Season 5 of animated series BoJack Horseman addresses #MeToo campaign, with mixed results
22 March 2019
BoJack Horseman, the animated comedy-drama series, returned to Netflix for its fifth season in September 2018.
The show continues to investigate the entertainment industry and its “side effects” in a novel manner, deftly combining comedy and tragedy in a parallel universe full of anthropomorphic animals. The World Socialist Web Site has reviewed Seasons 3 and 4; these reviews provide a more general overview of the show. (Readers who have not seen Season 5 and are concerned about spoilers are advised to stop here.)
Perhaps inevitably, the #MeToo campaign finds reflection in BoJack Horseman’slatest season. Despite initial concerns that #MeToo would be treated uncritically, the show does not adopt or endorse wholesale its methods and views: the junking of fundamental democratic principles such as the presumption of innocence; a Manichean worldview of villainous, monstrous abusers (generally male) and saintly victims (generally female); the use of unsubstantiated allegations of a wide variety of behavior, ranging from the boorish to the possibly criminal, to remove people from the public spotlight. Not entirely, at least.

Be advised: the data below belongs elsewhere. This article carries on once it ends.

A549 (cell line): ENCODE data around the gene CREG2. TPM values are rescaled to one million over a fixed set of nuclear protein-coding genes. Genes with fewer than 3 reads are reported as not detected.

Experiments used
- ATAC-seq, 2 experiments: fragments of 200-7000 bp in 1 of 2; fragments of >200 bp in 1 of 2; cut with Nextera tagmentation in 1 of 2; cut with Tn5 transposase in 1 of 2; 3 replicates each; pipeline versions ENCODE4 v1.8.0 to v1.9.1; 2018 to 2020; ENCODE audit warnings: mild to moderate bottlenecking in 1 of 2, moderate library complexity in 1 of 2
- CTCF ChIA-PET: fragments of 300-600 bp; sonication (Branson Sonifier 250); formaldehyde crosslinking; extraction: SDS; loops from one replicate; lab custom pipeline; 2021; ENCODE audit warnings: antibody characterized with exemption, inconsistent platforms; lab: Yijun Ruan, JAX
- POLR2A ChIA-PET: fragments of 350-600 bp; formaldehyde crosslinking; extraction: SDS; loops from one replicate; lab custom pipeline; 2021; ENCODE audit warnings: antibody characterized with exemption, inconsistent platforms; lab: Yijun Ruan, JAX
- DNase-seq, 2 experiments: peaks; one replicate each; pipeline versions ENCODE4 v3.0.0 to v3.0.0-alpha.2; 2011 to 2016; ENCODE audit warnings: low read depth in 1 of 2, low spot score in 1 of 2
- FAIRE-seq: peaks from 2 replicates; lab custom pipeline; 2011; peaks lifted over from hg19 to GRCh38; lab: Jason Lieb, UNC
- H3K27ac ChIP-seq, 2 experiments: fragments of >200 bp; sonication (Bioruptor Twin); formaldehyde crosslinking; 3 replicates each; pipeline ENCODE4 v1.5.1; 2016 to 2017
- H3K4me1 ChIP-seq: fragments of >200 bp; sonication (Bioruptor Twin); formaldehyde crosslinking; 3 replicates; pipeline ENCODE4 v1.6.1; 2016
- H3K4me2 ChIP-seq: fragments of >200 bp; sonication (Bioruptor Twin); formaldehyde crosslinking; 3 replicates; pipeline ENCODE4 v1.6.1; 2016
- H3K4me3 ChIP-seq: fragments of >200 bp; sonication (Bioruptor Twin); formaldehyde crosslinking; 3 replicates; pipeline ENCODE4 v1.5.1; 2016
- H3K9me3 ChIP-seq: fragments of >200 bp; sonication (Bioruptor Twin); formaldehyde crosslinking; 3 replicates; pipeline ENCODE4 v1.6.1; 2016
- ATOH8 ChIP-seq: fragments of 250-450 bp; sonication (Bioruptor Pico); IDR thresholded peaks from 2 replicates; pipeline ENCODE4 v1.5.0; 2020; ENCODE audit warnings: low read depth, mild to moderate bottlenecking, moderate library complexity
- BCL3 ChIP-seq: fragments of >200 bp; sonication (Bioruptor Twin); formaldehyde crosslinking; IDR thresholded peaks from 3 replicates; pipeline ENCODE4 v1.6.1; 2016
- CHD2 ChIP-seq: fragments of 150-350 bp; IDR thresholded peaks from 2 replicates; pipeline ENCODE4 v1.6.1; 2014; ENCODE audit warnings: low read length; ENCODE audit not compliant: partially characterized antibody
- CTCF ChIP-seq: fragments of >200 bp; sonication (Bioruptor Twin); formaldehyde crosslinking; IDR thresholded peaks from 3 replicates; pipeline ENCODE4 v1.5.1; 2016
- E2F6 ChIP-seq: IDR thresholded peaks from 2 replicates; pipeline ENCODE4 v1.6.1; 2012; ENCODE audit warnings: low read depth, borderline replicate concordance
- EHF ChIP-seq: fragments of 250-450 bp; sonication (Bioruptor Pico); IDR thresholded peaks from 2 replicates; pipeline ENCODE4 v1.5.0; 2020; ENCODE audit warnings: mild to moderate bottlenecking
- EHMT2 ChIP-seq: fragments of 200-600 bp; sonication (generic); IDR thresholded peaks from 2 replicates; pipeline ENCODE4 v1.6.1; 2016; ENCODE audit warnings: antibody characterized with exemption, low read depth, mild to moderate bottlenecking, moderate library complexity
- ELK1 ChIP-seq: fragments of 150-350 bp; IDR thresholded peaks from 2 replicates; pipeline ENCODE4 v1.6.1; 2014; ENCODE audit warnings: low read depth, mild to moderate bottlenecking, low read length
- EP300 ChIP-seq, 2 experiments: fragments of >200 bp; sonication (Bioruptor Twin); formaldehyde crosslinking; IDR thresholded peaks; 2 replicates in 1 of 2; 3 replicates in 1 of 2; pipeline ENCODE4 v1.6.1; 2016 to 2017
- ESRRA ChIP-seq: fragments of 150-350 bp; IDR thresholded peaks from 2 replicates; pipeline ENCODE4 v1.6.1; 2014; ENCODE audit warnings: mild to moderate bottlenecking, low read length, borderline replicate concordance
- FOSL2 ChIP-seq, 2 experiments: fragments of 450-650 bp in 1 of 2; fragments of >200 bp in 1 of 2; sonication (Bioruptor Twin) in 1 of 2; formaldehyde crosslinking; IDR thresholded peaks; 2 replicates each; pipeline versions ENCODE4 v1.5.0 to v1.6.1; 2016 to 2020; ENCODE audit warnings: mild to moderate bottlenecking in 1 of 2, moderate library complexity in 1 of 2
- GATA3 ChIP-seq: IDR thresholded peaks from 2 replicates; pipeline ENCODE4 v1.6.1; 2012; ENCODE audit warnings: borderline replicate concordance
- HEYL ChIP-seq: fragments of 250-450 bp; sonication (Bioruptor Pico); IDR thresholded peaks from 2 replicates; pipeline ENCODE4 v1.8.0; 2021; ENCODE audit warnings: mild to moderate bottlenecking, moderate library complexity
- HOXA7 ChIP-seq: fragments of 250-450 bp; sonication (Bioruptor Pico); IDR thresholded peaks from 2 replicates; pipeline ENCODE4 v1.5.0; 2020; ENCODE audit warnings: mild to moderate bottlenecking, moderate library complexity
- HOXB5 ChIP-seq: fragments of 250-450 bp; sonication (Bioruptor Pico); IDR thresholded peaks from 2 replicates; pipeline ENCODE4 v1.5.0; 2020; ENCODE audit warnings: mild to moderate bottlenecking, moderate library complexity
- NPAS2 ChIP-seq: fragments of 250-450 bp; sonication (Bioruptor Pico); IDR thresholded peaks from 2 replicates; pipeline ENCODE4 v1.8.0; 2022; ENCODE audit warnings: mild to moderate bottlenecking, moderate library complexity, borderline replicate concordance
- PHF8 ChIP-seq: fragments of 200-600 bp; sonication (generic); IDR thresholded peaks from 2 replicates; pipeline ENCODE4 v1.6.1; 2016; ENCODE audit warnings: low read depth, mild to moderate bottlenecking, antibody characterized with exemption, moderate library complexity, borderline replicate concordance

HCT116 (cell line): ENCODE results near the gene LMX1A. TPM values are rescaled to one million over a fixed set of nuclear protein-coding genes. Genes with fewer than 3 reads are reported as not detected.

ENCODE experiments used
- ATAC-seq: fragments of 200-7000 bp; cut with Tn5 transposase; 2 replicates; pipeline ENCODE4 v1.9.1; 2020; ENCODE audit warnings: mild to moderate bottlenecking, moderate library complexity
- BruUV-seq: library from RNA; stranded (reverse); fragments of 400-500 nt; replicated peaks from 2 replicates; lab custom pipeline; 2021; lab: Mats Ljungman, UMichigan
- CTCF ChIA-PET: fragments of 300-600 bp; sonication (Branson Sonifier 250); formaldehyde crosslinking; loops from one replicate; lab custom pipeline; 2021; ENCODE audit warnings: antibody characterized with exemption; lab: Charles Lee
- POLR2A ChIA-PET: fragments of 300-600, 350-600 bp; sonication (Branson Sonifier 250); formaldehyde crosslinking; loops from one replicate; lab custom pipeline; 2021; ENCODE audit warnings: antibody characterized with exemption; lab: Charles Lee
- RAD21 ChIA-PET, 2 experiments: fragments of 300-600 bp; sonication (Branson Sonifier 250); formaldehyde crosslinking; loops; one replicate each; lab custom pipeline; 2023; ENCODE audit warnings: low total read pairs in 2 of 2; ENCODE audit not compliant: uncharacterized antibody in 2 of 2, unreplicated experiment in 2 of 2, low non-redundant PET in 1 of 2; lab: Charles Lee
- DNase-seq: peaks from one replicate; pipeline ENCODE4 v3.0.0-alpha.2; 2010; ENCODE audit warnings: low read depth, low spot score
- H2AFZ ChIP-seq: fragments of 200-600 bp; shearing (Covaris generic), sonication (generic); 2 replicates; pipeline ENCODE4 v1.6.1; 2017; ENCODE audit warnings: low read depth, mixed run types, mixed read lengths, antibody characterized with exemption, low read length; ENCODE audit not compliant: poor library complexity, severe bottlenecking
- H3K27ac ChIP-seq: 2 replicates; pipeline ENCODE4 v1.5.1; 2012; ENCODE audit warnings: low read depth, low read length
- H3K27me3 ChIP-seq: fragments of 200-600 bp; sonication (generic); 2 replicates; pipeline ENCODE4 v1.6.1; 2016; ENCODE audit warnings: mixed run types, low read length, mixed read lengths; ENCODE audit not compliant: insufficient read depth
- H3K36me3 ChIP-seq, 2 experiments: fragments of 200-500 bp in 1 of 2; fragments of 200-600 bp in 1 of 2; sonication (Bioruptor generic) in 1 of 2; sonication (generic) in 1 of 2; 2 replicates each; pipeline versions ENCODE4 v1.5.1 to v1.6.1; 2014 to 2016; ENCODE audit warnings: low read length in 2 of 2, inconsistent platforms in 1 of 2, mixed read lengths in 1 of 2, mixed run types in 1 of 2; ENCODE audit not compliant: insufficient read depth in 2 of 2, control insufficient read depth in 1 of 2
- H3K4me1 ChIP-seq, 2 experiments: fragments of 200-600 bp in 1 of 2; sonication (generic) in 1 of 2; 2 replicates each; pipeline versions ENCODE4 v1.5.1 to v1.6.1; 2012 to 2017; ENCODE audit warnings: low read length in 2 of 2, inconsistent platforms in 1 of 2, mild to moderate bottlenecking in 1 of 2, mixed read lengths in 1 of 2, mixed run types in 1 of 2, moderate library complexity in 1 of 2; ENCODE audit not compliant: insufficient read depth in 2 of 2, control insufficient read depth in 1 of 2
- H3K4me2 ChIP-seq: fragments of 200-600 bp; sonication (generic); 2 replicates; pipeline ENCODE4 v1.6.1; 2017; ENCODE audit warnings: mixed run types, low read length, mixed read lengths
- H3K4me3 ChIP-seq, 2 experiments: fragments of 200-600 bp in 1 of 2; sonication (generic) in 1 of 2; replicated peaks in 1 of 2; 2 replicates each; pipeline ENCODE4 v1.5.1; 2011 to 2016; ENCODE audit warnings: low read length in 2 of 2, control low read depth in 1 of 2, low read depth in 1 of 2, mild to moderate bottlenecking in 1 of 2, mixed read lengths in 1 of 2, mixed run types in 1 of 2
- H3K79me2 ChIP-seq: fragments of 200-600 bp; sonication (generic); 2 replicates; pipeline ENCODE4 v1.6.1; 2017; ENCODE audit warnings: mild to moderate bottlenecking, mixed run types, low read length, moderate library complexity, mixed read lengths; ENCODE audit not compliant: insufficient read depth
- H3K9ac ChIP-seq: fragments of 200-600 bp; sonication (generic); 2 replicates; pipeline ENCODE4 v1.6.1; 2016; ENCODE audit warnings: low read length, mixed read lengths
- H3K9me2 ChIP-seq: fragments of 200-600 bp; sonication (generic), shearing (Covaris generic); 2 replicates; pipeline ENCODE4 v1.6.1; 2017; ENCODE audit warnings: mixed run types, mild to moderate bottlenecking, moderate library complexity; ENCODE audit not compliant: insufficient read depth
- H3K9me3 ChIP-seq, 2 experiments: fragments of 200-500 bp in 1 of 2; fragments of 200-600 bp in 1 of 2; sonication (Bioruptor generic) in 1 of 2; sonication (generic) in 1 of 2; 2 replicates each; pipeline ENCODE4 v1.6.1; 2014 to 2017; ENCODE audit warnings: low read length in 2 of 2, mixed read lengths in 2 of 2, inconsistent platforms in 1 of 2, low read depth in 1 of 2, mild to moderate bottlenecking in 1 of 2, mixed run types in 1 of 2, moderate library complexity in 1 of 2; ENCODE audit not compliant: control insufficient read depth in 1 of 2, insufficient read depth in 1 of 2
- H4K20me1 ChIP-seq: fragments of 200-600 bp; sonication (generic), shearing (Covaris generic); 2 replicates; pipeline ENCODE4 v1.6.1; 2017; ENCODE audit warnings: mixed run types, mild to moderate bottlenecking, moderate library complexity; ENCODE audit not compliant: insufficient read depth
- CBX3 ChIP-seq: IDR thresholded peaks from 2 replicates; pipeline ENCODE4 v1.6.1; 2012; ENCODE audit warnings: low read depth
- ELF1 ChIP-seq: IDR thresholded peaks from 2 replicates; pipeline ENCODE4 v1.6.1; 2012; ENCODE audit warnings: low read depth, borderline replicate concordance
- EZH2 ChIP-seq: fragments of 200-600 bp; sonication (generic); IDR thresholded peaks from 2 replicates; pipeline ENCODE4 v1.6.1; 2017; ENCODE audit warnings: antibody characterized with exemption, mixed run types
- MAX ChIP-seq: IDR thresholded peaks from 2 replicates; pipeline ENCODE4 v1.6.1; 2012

Despite the general support for #MeToo from showrunner Raphael Bob-Waksberg, reality is more complicated than that, and BoJack Horseman, despite its fantastical elements, attempts to speak to reality. The show is too intelligent to be simply a #MeToo parable about its protagonist’s fall from grace.
The season opens with BoJack (Will Arnett) in the eponymous role in Philbert, a “gritty” television drama about a violent cop who may have killed his partner. (Philbert, the show-within-a-show, is awful, an…